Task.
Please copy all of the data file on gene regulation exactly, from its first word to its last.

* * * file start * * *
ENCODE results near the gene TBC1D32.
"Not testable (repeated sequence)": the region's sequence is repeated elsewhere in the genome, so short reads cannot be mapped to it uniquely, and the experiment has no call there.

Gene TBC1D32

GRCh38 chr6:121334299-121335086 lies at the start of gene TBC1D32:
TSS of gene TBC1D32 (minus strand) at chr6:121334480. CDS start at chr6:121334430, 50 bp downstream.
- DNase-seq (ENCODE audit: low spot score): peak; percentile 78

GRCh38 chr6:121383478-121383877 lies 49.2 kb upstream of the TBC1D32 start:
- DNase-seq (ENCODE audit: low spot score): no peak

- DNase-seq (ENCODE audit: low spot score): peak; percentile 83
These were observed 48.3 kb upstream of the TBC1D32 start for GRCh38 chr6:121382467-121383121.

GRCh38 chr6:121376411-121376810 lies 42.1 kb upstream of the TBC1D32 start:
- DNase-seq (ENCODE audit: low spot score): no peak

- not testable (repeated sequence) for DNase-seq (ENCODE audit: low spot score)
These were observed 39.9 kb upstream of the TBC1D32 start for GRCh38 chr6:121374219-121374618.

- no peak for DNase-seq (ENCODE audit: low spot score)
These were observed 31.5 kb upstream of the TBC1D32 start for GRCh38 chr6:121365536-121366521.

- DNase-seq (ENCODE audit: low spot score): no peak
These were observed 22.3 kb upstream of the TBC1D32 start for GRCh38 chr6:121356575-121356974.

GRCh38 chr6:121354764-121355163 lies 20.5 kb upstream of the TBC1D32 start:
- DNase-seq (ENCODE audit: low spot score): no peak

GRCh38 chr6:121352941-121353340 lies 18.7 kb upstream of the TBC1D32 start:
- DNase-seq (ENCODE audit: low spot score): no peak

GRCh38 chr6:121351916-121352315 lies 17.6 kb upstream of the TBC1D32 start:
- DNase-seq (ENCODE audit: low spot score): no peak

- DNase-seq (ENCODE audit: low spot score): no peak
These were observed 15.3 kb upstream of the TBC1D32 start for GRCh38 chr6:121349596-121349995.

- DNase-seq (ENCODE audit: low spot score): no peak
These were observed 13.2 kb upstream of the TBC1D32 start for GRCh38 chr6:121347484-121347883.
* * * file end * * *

ENCODE results near the gene TBC1D32.
"Not testable (repeated sequence)": the region's sequence is repeated elsewhere in the genome, so short reads cannot be mapped to it uniquely, and the experiment has no call there.

Gene TBC1D32

GRCh38 chr6:121334299-121335086 lies at the start of gene TBC1D32:
TSS of gene TBC1D32 (minus strand) at chr6:121334480. CDS start at chr6:121334430, 50 bp downstream.
- DNase-seq (ENCODE audit: low spot score): peak; percentile 78

GRCh38 chr6:121383478-121383877 lies 49.2 kb upstream of the TBC1D32 start:
- DNase-seq (ENCODE audit: low spot score): no peak

- DNase-seq (ENCODE audit: low spot score): peak; percentile 83
These were observed 48.3 kb upstream of the TBC1D32 start for GRCh38 chr6:121382467-121383121.

GRCh38 chr6:121376411-121376810 lies 42.1 kb upstream of the TBC1D32 start:
- DNase-seq (ENCODE audit: low spot score): no peak

- not testable (repeated sequence) for DNase-seq (ENCODE audit: low spot score)
These were observed 39.9 kb upstream of the TBC1D32 start for GRCh38 chr6:121374219-121374618.

- no peak for DNase-seq (ENCODE audit: low spot score)
These were observed 31.5 kb upstream of the TBC1D32 start for GRCh38 chr6:121365536-121366521.

- DNase-seq (ENCODE audit: low spot score): no peak
These were observed 22.3 kb upstream of the TBC1D32 start for GRCh38 chr6:121356575-121356974.

GRCh38 chr6:121354764-121355163 lies 20.5 kb upstream of the TBC1D32 start:
- DNase-seq (ENCODE audit: low spot score): no peak

GRCh38 chr6:121352941-121353340 lies 18.7 kb upstream of the TBC1D32 start:
- DNase-seq (ENCODE audit: low spot score): no peak

GRCh38 chr6:121351916-121352315 lies 17.6 kb upstream of the TBC1D32 start:
- DNase-seq (ENCODE audit: low spot score): no peak

- DNase-seq (ENCODE audit: low spot score): no peak
These were observed 15.3 kb upstream of the TBC1D32 start for GRCh38 chr6:121349596-121349995.

- DNase-seq (ENCODE audit: low spot score): no peak
These were observed 13.2 kb upstream of the TBC1D32 start for GRCh38 chr6:121347484-121347883.